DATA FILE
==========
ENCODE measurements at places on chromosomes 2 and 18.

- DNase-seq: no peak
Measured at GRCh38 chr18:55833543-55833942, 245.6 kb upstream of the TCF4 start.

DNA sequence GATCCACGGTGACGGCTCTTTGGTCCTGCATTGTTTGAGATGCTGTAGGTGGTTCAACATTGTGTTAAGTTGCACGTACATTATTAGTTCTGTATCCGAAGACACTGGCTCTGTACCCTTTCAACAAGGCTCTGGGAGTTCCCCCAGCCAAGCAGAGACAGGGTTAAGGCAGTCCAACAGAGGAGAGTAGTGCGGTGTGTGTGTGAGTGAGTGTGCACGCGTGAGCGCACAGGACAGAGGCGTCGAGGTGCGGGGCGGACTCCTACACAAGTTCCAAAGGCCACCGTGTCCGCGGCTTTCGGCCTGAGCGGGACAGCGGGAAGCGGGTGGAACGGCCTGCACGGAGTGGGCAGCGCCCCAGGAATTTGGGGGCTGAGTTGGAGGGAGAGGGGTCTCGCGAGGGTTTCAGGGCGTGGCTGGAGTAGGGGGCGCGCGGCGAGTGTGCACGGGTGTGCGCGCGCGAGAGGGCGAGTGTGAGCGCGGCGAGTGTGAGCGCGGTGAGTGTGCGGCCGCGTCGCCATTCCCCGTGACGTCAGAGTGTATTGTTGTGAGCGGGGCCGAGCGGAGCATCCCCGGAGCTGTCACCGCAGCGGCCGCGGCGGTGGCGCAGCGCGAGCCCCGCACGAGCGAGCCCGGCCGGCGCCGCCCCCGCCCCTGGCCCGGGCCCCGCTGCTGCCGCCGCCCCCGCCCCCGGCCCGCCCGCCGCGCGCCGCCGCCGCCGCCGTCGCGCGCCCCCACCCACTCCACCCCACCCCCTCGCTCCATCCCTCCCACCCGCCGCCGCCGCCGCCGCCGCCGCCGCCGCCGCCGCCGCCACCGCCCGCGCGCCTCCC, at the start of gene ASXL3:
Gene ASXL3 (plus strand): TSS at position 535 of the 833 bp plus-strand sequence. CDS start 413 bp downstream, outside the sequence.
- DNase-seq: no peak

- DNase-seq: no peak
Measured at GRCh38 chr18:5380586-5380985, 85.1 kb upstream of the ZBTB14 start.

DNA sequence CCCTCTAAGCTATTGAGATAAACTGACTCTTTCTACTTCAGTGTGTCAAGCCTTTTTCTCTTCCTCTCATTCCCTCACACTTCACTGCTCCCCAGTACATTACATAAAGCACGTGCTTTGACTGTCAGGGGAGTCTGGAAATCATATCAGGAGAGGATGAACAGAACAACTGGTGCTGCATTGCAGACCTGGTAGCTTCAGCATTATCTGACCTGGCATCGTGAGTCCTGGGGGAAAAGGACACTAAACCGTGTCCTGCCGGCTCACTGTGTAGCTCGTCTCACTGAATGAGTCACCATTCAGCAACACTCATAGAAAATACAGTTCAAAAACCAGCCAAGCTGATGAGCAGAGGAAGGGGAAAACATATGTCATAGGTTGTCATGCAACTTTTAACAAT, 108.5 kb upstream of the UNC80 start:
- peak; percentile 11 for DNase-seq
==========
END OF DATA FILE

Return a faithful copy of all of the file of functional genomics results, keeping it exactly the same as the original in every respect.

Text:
ENCODE measurements at places on chromosomes 2 and 18.

- DNase-seq: no peak
Measured at GRCh38 chr18:55833543-55833942, 245.6 kb upstream of the TCF4 start.

DNA sequence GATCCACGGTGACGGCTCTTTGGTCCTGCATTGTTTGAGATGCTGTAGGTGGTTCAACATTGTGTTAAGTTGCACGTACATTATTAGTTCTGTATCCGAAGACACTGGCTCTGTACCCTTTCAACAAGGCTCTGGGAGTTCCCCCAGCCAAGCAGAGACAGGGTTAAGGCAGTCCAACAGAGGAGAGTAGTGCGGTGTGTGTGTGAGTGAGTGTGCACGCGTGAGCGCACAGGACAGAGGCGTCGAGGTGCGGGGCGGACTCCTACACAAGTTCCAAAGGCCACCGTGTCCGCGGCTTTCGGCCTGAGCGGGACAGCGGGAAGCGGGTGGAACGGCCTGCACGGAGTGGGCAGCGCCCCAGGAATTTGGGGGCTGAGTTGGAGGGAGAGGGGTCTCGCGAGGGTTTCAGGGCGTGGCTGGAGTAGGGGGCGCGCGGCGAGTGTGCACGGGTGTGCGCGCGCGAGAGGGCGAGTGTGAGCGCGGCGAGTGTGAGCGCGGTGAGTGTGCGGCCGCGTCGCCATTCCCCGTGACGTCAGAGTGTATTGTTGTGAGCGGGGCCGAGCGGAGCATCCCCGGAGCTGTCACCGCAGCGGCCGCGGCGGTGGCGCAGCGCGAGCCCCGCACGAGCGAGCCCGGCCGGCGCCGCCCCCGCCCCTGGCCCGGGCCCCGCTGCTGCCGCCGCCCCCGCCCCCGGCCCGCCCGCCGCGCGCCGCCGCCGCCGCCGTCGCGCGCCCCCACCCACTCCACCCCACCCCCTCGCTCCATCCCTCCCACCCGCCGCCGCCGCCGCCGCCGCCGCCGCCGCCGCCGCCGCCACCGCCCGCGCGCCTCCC, at the start of gene ASXL3:
Gene ASXL3 (plus strand): TSS at position 535 of the 833 bp plus-strand sequence. CDS start 413 bp downstream, outside the sequence.
- DNase-seq: no peak

- DNase-seq: no peak
Measured at GRCh38 chr18:5380586-5380985, 85.1 kb upstream of the ZBTB14 start.

DNA sequence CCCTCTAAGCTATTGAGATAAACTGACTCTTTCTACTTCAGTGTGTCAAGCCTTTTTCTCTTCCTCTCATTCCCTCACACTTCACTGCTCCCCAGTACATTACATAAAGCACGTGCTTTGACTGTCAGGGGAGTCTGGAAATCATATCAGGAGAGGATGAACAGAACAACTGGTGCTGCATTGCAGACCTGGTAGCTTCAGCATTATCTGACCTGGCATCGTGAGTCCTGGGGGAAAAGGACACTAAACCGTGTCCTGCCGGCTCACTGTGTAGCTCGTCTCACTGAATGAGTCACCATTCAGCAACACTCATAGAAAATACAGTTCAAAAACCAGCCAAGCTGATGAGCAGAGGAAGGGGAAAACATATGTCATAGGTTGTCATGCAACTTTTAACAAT, 108.5 kb upstream of the UNC80 start:
- peak; percentile 11 for DNase-seq